Post-Pregnancy (Postpartum) Depression Is Common

By Temma Ehrenfeld @temmaehrenfeld
January 05, 2024
Post-Pregnancy (Postpartum) Depression Is Common

Postpartum depression isn't the "baby blues." It lasts longer and can have serious effects on your welfare. It's also more common than doctors previously thought.

Research suggests that postpartum depression is both more common and can crop up later than doctors thought.

The usual view of postpartum depression is that it affects about one in nine mothers and arrives within a year. But a study from the National Institutes of Health (NIH), following 5,000 mothers, found that a much larger group — one in four mothers — had high levels of depression symptoms at some point in the three years after giving birth. The other mothers felt mildly depressed throughout the three years.

They all lived in New York state, which meant the group included women from suburbs, rural areas, and smaller cities.

An overview of 33 studies from around the world found that depression was somewhat less common, but it generally backed up the New York study’s observations about risk factors.


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Postpartum depression risk factors

Women are most likely to have severe depression after giving birth if they have been depressed previously. Other risk factors include:

  • Being young
  • Having a low income
  • Being single or having relationship problems
  • An unplanned pregnancy
  • An especially stressful life

Where you live and your ethnicity may be important. In a study from China, 90 percent of more than 1,000 women who completed surveys said they had no symptoms.

What is postpartum depression?

Postpartum depression isn’t the same as the “baby blues.” As their hormone levels plunge, many women become miserable two to three days after giving birth. It’s common to be angry with your newborn or your partner or other children. You may have crying spells and trouble sleeping, eating, and making choices. But the blues usually get better within days or up to two weeks, without treatment.

Postpartum depression comes later, beginning most often between one to three weeks after childbirth. If you fit this diagnosis, your feelings last more than two weeks and become so overwhelming you can’t get through your chores. You may worry that you can’t care for your baby or don’t care enough to try.

The American Academy of Pediatrics recommends that pediatricians screen mothers for postpartum depression at well-child visits at one, two, four, and six months after childbirth. But the NIH study suggests that they need to be on the lookout for at least two years, the study authors said.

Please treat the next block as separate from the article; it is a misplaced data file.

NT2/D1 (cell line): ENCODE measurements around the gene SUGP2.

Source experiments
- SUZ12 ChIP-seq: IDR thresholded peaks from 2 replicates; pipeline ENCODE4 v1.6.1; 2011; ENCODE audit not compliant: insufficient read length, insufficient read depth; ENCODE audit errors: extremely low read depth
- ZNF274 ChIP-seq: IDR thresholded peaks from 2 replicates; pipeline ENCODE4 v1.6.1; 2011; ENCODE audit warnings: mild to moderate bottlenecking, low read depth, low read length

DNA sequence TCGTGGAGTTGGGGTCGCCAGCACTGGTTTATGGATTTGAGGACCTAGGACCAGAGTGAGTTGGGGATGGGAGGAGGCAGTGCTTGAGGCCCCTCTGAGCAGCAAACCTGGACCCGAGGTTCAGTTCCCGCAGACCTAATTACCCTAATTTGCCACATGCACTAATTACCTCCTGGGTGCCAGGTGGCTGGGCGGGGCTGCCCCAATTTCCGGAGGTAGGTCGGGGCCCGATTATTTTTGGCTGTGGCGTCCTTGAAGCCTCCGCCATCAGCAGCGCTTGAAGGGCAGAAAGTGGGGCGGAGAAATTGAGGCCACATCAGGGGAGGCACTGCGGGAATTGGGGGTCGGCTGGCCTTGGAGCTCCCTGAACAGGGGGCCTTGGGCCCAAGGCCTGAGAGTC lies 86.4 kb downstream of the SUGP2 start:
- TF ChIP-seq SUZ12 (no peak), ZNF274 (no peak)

Mothers with a history of gestational diabetes or a previous mood disorder tended to do the worst. As in the overview, in the NIH research older mothers and those with a college education did better.

The mothers fell into four groups:

  • Three-quarters had mild symptoms the entire time. Of those with worse symptoms, more than 8 percent started off with mild symptoms that grew worse over time.
  • More than 12 percent fell into the “medium decreasing” group, with symptoms that were rougher but then tapered off.
  • Another 4.5 percent were very depressed much of the three years.
  • Infertility treatment, multiple births, pre-pregnancy body mass index (BMI), gestational hypertension, and sex soon after giving birth seemed unrelated to how a woman might experience postpartum depression.

Fathers of newborns can also get depressed. Doctors have been advised to check for depression symptoms for the first year after a child is born, although the symptoms are most likely to show up within three to six months after the birth. Men might be irritable, indecisive, and have a restricted range of emotion.

What causes postpartum depression?

Levels of estrogen and progesterone drop sharply in the hours after childbirth. It’s like the hormone dips that occur before menstrual periods, but more dramatic.

You’re at greater risk if you have a history of depression, as well as:

  • If the pregnancy wasn’t planned, you may have trouble accepting the baby.
  • If the baby is kept at the hospital, you may feel sad, angry, or guilty.
  • You’re exhausted, often more so if you had a cesarean (C-section).

Lack of support from others can trigger postpartum depression. Other stressors like a recent death, a family illness, or moving to a new city can pull you down.

How is postpartum depression treated?

Talk to your doctors if you notice symptoms, or if people around you are concerned. Both antidepressants and talk therapy can help. Antidepressants do reach your baby through breastmilk, but the amounts are low.

You might also join a support group of new mothers, which may help you understand that you’re not the only one who has trouble with the challenges of a newborn or young child.


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January 05, 2024

Reviewed By:  

Janet O'Dell, RN